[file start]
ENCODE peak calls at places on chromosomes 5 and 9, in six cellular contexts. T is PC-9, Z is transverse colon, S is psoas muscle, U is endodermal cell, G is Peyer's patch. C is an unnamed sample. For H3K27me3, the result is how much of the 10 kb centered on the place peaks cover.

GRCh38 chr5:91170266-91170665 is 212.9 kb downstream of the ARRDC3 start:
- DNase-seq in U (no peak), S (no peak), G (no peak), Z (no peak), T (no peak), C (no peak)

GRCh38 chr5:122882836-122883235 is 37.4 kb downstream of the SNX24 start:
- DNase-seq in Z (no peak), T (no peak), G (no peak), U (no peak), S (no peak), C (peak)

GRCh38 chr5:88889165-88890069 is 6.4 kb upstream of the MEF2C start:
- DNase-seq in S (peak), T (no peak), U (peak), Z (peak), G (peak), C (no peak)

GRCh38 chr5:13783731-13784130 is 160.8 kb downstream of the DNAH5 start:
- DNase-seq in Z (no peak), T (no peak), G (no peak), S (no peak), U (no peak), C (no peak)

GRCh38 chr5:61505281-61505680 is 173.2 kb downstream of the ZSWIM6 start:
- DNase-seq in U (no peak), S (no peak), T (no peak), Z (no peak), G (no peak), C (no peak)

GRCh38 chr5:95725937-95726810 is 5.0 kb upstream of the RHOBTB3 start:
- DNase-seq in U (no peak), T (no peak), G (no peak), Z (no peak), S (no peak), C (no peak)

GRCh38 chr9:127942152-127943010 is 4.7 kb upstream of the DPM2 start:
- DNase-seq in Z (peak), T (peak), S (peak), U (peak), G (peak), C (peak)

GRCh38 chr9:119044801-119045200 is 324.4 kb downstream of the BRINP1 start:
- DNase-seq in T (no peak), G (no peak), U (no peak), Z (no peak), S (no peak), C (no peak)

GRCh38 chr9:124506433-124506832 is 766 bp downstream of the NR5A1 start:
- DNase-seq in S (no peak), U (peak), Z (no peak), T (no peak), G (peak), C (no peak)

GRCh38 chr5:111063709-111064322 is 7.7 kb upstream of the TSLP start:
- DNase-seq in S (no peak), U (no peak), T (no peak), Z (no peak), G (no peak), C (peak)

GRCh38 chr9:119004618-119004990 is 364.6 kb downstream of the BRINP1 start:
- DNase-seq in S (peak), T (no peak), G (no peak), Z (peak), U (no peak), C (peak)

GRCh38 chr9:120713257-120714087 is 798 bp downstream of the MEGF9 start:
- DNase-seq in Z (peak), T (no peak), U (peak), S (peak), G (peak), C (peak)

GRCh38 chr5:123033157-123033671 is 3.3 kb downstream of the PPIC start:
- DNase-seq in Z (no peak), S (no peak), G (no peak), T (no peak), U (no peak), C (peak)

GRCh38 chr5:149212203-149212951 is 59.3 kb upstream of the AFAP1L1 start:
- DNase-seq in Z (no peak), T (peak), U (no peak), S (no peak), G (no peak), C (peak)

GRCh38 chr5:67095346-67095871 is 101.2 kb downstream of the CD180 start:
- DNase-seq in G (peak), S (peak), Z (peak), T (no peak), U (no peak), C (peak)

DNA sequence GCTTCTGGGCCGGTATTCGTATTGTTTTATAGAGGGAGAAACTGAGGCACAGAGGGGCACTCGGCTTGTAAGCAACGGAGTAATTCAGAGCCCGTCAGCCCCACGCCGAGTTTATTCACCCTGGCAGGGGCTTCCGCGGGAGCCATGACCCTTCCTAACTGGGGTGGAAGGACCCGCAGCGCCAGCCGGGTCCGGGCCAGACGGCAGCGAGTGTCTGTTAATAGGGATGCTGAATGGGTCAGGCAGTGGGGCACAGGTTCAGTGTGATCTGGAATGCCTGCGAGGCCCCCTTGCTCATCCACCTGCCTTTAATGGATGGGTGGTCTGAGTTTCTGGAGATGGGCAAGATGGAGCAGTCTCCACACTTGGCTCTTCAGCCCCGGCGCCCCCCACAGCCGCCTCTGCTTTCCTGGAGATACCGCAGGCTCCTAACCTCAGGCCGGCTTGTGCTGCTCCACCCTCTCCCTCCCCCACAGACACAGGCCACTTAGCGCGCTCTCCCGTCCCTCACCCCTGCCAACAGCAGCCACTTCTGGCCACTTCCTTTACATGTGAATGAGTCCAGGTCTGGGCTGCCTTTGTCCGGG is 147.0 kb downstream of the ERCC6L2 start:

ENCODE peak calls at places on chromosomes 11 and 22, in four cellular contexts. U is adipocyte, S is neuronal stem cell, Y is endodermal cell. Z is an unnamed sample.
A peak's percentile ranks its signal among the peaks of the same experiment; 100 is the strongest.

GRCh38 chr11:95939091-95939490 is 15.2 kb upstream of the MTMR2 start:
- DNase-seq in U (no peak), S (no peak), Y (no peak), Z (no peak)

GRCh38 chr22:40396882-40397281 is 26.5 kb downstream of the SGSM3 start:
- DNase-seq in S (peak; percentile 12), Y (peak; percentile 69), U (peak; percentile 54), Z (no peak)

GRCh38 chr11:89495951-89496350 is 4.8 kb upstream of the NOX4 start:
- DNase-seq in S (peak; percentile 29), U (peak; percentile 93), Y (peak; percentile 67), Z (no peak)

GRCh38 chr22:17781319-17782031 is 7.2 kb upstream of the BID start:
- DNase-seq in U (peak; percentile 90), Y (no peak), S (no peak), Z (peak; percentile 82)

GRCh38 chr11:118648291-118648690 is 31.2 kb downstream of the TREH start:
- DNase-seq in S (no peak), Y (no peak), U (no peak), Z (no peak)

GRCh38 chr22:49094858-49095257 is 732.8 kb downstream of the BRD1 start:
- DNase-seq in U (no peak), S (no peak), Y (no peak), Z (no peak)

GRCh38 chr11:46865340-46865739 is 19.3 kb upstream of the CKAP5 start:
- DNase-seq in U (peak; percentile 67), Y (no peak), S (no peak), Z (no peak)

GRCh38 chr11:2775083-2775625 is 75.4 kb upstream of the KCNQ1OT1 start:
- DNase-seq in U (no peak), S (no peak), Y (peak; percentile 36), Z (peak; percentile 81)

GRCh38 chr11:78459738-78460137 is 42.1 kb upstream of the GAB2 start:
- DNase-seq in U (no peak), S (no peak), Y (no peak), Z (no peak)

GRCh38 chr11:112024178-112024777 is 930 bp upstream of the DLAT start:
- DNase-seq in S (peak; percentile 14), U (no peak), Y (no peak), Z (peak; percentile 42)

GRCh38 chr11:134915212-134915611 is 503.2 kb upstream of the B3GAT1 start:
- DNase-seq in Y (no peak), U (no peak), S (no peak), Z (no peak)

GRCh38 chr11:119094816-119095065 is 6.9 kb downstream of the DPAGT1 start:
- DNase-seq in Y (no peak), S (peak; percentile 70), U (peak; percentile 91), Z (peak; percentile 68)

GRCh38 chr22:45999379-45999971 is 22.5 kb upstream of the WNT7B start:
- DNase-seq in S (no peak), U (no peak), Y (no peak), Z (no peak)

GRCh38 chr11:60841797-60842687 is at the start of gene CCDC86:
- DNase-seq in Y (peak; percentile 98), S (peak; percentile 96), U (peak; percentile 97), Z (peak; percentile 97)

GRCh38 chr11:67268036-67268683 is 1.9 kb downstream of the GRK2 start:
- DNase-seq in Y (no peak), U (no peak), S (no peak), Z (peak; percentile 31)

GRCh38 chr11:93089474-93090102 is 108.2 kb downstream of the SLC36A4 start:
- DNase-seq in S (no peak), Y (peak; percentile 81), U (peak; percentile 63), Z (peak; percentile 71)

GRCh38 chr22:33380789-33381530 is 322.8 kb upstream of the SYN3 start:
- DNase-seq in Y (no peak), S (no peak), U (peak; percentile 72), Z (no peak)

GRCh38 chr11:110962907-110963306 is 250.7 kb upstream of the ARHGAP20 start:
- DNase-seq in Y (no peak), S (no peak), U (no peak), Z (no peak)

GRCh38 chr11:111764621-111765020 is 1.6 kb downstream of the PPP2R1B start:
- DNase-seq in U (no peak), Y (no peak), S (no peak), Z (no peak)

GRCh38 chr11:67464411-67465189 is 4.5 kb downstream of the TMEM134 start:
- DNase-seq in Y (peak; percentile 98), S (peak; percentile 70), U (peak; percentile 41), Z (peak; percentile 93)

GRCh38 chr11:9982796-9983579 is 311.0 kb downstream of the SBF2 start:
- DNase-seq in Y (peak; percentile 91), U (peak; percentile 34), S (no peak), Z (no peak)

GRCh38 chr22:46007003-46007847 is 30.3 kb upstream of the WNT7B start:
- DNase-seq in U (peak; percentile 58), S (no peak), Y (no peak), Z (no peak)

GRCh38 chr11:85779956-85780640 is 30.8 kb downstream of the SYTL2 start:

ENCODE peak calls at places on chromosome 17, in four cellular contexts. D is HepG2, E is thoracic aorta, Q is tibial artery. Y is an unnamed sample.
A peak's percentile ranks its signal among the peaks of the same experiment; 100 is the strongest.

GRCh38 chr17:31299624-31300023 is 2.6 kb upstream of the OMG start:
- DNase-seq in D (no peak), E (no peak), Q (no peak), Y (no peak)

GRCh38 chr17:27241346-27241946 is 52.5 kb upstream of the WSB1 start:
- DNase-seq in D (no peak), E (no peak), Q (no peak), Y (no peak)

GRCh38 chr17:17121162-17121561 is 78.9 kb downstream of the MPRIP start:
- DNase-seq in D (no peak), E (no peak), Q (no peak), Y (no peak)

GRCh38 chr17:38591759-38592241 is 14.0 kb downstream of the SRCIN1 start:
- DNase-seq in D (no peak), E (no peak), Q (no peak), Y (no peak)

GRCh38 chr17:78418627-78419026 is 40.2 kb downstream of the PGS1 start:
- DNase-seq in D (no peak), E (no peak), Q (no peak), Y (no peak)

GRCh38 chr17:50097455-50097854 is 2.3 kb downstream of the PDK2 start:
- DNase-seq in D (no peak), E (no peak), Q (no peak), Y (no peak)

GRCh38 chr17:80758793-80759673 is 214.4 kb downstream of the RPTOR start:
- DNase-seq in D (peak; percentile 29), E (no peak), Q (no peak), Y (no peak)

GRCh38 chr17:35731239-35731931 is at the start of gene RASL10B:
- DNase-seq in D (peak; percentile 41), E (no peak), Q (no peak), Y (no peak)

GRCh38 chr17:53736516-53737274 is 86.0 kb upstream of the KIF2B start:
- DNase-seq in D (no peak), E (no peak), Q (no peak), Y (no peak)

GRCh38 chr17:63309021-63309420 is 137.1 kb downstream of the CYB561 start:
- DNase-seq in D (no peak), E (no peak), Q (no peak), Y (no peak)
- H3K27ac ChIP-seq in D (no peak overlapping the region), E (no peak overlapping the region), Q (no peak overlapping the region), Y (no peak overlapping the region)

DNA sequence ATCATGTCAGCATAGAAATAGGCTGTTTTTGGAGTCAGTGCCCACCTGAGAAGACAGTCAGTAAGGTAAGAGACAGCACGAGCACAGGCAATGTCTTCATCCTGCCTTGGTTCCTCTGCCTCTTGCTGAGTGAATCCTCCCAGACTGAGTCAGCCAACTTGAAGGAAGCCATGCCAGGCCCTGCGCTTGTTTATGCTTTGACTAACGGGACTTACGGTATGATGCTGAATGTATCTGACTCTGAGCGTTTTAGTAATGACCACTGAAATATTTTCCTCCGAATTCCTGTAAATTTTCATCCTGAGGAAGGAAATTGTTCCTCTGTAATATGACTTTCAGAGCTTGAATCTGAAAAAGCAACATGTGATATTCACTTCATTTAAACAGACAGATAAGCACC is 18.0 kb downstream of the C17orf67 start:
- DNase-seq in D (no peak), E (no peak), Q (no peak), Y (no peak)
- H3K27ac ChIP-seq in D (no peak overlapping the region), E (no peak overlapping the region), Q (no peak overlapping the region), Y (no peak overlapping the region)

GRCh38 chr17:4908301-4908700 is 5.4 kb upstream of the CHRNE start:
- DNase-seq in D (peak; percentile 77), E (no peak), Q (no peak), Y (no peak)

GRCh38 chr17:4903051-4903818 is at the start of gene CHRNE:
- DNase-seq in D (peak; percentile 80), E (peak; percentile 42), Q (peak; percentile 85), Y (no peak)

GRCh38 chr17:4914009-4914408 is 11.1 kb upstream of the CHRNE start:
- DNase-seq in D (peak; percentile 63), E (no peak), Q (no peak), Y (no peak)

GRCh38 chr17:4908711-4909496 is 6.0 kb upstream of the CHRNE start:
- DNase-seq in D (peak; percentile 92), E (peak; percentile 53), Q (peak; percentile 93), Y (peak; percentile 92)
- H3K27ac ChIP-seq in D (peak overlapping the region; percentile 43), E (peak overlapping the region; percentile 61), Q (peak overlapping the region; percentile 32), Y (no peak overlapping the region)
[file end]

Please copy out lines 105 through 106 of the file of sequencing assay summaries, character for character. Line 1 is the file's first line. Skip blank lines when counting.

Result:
- H3K27ac ChIP-seq in D (no peak overlapping the region), E (no peak overlapping the region), Q (no peak overlapping the region), Y (no peak overlapping the region)

GRCh38 chr17:4908301-4908700 is 5.4 kb upstream of the CHRNE start: